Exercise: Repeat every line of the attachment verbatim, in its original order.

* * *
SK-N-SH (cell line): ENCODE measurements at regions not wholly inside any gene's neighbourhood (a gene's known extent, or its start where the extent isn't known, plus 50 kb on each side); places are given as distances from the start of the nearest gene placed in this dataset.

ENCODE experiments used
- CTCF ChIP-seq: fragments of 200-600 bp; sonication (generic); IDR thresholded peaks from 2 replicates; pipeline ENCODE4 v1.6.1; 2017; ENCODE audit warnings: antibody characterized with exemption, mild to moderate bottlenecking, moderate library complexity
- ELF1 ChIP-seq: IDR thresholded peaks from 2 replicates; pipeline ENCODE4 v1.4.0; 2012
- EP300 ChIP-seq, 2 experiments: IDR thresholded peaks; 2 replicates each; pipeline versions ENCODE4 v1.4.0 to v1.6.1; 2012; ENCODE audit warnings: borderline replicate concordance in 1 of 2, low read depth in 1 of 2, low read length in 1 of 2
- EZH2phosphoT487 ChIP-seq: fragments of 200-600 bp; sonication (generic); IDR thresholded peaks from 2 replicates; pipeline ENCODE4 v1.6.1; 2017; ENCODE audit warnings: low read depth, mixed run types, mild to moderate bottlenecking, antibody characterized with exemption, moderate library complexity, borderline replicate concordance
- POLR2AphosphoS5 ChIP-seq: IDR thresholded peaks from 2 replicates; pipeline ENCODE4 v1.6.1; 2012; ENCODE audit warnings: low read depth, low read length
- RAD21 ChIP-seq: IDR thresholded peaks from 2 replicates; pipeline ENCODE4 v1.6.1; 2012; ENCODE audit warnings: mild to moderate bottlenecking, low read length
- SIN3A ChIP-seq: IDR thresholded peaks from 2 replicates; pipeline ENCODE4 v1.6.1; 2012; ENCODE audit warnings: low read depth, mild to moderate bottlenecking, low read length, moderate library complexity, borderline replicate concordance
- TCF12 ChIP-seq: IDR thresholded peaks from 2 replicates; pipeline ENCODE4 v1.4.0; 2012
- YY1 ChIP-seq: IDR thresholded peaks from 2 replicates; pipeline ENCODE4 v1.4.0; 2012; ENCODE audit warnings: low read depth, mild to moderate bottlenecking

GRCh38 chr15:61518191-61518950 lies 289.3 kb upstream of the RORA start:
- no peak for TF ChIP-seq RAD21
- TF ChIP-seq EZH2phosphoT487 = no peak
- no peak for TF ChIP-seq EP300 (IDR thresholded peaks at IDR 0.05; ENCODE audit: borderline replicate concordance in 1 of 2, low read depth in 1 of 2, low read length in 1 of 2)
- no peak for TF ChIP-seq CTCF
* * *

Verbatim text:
SK-N-SH (cell line): ENCODE measurements at regions not wholly inside any gene's neighbourhood (a gene's known extent, or its start where the extent isn't known, plus 50 kb on each side); places are given as distances from the start of the nearest gene placed in this dataset.

ENCODE experiments used
- CTCF ChIP-seq: fragments of 200-600 bp; sonication (generic); IDR thresholded peaks from 2 replicates; pipeline ENCODE4 v1.6.1; 2017; ENCODE audit warnings: antibody characterized with exemption, mild to moderate bottlenecking, moderate library complexity
- ELF1 ChIP-seq: IDR thresholded peaks from 2 replicates; pipeline ENCODE4 v1.4.0; 2012
- EP300 ChIP-seq, 2 experiments: IDR thresholded peaks; 2 replicates each; pipeline versions ENCODE4 v1.4.0 to v1.6.1; 2012; ENCODE audit warnings: borderline replicate concordance in 1 of 2, low read depth in 1 of 2, low read length in 1 of 2
- EZH2phosphoT487 ChIP-seq: fragments of 200-600 bp; sonication (generic); IDR thresholded peaks from 2 replicates; pipeline ENCODE4 v1.6.1; 2017; ENCODE audit warnings: low read depth, mixed run types, mild to moderate bottlenecking, antibody characterized with exemption, moderate library complexity, borderline replicate concordance
- POLR2AphosphoS5 ChIP-seq: IDR thresholded peaks from 2 replicates; pipeline ENCODE4 v1.6.1; 2012; ENCODE audit warnings: low read depth, low read length
- RAD21 ChIP-seq: IDR thresholded peaks from 2 replicates; pipeline ENCODE4 v1.6.1; 2012; ENCODE audit warnings: mild to moderate bottlenecking, low read length
- SIN3A ChIP-seq: IDR thresholded peaks from 2 replicates; pipeline ENCODE4 v1.6.1; 2012; ENCODE audit warnings: low read depth, mild to moderate bottlenecking, low read length, moderate library complexity, borderline replicate concordance
- TCF12 ChIP-seq: IDR thresholded peaks from 2 replicates; pipeline ENCODE4 v1.4.0; 2012
- YY1 ChIP-seq: IDR thresholded peaks from 2 replicates; pipeline ENCODE4 v1.4.0; 2012; ENCODE audit warnings: low read depth, mild to moderate bottlenecking

GRCh38 chr15:61518191-61518950 lies 289.3 kb upstream of the RORA start:
- no peak for TF ChIP-seq RAD21
- TF ChIP-seq EZH2phosphoT487 = no peak
- no peak for TF ChIP-seq EP300 (IDR thresholded peaks at IDR 0.05; ENCODE audit: borderline replicate concordance in 1 of 2, low read depth in 1 of 2, low read length in 1 of 2)
- no peak for TF ChIP-seq CTCF